New Multi-Platform Xbash Packs Obfuscation, Ransomware, Coinminer, Worm and Botnet

Researchers discovered a new malware family, named Xbash, targeting servers of various platforms, with four different versions seen in the wild actively seeking unprotected services, exploiting vulnerabilities, and deleting databases in Linux and Microsoft systems. Xbash evades detection, scans targets from IP addresses and domain names, brute forcing, and combines ransomware, cryptocurrency coinmining, worm, and scanner capabilities. Reverse analysis found an estimated $6,000 worth of Bitcoin wired from approximately 48 victims to the C&C IP address, though evidence of data recovery has yet to be seen.

[Read: The evolution of ransomware]

Xbash specifically targets Linux servers with ransomware and botnet installations, and Windows servers for coinminer installs and propagation. Developed using Python, attackers used legitimate tool PyInstaller to distribute the Linux ELF executables, with Redis services enabling Xbash to determine if the system is running on Windows or not. Once it confirms that it's running on a Windows server, a hijacked Javascript or VBScript payload will download and execute a coinminer. It also has obfuscation capabilities that tries to bypass static analysis to avoid detection.

[Read: Cryptocurrency-mining malware targets Kodi users on Windows, Linux]

Unlike recent variants of Mirai and Gafgyt that target vulnerable Linux systems via randomly generated IP addresses, Xbash also scans and trawls through domain names. The C&C scans for specific destinations’ known vulnerabilities in Hadoop, Redis and ActiveMQ (CVE-2016-3088) for self-propagation. Hadoop’s unauthenticated command execution flaw discovered in October 2016, as well as the Redis arbitrary and remote command execution vulnerability disclosed in October 2015, have yet to be assigned CVE numbers. Based on the active C&C traffic, it scans and probes for open TCP or UDP ports such as HTTP, VNC, MySQL/MariaDB, Telnet, FTP, MongoDB, RDP, ElasticSearch, Oracle Database, CouchDB, Rlogin and PostgreSQL. While the malware uses a weak username and password dictionary to brute force itself into the service, it is also able to update its set from the C&C server, delete all the databases, and display the ransom message.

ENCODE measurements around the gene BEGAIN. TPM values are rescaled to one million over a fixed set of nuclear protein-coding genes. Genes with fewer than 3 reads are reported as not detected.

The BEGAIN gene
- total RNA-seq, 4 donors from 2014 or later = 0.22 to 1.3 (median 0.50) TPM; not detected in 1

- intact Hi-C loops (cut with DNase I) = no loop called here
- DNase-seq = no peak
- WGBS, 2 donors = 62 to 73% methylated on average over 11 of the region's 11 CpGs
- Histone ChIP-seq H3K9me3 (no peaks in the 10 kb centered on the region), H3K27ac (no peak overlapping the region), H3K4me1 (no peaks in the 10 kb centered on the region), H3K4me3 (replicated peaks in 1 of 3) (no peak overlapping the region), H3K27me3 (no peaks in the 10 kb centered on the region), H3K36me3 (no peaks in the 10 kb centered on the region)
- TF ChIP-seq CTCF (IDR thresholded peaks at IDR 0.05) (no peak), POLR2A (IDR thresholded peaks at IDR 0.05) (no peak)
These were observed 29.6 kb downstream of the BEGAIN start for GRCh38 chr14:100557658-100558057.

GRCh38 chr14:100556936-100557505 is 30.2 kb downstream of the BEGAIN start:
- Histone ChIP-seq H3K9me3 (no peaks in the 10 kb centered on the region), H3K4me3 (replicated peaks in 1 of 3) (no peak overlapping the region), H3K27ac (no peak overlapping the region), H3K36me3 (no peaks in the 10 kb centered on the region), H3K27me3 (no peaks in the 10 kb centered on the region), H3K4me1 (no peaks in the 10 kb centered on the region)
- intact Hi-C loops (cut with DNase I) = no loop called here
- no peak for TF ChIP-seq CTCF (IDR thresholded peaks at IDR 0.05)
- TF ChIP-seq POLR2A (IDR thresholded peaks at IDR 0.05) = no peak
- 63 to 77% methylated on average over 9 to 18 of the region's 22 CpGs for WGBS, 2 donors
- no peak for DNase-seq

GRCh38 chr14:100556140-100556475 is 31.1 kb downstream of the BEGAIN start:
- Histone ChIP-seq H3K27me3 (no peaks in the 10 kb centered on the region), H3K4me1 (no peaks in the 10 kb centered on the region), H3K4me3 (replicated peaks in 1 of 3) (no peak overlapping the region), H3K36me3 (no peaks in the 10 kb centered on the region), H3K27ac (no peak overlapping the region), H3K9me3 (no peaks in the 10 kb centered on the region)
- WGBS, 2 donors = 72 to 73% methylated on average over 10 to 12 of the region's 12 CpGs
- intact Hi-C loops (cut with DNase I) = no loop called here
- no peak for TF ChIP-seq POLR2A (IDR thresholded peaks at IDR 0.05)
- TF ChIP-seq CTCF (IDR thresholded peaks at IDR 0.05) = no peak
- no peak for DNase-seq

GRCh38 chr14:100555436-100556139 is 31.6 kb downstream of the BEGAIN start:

Security researchers note this to be the first malware family to pack ransomware, coinmining, and worm capabilities that target services for both Linux and Windows. Further, the samples of Xbash indicate developing new capabilities of scanning for eventual implementation of intranet infection in enterprises, much like WannaCry and Petya.

[Read: WannaCry/Wcry Ransomware: How to defend against it]

Threats such as Xbash will continue to evolve as cybercriminals find more ways to profit from legitimate businesses and enterprises. Here are some best practices to protect enterprise systems from these kind of threats:

  • Frequently change your passwords and make them complicated, from the gateway to the endpoint. Practice good password hygiene, and avoid reusing credentials on multiple user accounts.
  • Regularly install system updates and patches for your systems once released by legitimate vendors.
  • Regularly back up your files. Practice the 3-2-1 system to minimize or mitigate data loss.
Malware related to this threat are detected as: 

Trend Micro™ Endpoint Security offers the broadest range of defense against the changing, advanced threat landscape. Trend Micro™ OfficeScan™ infuses high-fidelity machine learning into a blend of threat protection techniques to eliminate security gaps across any user activity and any endpoint. It constantly learns, adapts, and automatically shares threat intelligence across your environment. All of this modern threat security technology is made simple for your organization with central visibility, management, and reporting.

Trend Micro
™ Deep Discovery™ protects customers from this threat via these Deep Discovery Inspector (DDI) rules:

  • 1536 - HTTP Request to a malware Command and Control Site
  • 2573 - MINER - TCP (Request)

Like it? Add this infographic to your site:
1. Click on the box below.   2. Press Ctrl+A to select all.   3. Press Ctrl+C to copy.   4. Paste the code into your page (Ctrl+V).

Image will appear the same size as you see above.